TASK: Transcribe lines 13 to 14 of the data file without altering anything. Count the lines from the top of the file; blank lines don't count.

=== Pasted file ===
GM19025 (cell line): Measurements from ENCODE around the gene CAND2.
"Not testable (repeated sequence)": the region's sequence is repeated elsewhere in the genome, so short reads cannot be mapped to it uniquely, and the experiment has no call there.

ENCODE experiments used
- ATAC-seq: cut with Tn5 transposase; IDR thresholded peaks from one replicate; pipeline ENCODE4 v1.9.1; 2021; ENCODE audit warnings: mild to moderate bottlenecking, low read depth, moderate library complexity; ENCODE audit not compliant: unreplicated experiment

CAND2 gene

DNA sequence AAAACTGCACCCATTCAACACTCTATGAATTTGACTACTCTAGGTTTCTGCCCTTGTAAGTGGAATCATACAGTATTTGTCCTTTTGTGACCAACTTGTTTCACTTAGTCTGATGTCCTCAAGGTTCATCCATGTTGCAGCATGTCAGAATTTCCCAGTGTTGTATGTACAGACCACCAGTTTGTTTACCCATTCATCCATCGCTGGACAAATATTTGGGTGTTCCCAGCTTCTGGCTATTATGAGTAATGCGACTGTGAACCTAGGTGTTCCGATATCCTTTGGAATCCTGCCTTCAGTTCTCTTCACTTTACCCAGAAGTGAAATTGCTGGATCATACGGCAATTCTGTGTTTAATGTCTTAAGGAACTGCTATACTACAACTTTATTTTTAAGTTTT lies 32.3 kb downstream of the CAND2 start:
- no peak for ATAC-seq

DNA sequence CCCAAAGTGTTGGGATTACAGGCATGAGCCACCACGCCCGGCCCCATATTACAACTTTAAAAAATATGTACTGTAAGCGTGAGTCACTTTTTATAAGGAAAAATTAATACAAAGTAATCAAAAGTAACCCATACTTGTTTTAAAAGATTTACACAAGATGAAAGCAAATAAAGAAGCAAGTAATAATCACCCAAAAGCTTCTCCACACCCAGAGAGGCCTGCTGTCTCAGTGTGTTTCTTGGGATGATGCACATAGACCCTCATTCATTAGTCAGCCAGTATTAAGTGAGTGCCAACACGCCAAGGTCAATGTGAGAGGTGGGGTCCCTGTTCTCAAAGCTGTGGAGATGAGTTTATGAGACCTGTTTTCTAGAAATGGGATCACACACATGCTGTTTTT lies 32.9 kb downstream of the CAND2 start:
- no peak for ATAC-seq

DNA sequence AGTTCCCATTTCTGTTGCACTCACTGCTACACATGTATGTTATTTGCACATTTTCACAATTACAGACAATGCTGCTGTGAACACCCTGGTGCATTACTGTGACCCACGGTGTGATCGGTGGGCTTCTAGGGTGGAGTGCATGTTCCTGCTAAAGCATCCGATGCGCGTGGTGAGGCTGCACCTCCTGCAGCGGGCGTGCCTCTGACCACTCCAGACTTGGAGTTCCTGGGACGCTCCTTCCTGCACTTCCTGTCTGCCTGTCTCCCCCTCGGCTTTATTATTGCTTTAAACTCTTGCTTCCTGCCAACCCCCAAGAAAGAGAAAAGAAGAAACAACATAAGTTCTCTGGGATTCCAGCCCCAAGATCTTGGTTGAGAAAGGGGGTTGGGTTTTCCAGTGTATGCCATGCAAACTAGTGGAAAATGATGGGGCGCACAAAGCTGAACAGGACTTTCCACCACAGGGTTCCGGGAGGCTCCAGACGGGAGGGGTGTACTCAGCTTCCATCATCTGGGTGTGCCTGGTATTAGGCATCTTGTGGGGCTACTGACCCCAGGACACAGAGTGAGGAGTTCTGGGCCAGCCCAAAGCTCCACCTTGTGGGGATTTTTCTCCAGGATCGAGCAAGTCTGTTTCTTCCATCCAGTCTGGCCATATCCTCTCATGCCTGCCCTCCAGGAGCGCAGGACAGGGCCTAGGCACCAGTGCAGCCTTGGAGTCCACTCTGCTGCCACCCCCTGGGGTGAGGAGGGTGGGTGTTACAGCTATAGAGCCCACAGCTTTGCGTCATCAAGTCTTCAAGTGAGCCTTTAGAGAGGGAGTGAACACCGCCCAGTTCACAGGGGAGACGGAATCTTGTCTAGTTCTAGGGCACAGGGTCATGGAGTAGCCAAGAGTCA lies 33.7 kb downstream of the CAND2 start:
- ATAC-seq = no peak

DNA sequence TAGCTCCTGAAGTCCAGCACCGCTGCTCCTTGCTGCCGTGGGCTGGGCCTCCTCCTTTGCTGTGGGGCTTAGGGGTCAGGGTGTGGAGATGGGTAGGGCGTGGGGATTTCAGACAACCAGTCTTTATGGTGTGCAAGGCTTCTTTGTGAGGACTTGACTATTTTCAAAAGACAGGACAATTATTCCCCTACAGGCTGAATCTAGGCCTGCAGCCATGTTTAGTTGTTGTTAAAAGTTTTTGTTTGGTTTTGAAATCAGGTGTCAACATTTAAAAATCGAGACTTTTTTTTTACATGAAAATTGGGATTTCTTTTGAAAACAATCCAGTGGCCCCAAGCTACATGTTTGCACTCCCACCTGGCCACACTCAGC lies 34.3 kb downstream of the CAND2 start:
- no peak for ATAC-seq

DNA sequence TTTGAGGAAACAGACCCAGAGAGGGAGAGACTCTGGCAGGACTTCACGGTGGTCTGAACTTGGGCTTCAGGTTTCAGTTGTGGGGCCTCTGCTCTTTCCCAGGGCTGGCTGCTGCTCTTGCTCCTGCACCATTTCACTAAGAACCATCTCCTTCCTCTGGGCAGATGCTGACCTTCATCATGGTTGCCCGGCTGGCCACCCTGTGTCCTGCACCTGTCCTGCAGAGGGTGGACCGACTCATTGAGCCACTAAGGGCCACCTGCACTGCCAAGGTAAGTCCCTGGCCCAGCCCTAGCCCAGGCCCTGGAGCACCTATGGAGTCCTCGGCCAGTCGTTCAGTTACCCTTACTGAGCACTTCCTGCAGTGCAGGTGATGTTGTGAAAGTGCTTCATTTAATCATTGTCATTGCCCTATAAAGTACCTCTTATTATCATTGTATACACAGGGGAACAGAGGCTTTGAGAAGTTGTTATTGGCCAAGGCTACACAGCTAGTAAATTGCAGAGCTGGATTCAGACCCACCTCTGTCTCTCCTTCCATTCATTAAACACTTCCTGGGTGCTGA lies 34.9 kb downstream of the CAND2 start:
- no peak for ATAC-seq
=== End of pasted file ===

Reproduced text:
- no peak for ATAC-seq

DNA sequence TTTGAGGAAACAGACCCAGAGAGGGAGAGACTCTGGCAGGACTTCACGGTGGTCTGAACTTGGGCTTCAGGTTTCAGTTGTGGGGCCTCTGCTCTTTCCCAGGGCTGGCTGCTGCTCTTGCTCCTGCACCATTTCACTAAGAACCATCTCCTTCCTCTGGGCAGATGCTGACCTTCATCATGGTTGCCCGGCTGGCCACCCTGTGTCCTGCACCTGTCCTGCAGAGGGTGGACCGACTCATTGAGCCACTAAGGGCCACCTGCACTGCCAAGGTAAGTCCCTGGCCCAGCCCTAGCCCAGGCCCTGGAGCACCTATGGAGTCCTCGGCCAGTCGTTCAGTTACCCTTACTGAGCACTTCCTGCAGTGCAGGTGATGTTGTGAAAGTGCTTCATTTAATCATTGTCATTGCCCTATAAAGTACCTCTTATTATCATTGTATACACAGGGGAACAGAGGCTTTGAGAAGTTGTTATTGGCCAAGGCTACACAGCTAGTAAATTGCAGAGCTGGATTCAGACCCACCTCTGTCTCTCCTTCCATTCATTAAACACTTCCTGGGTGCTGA lies 34.9 kb downstream of the CAND2 start: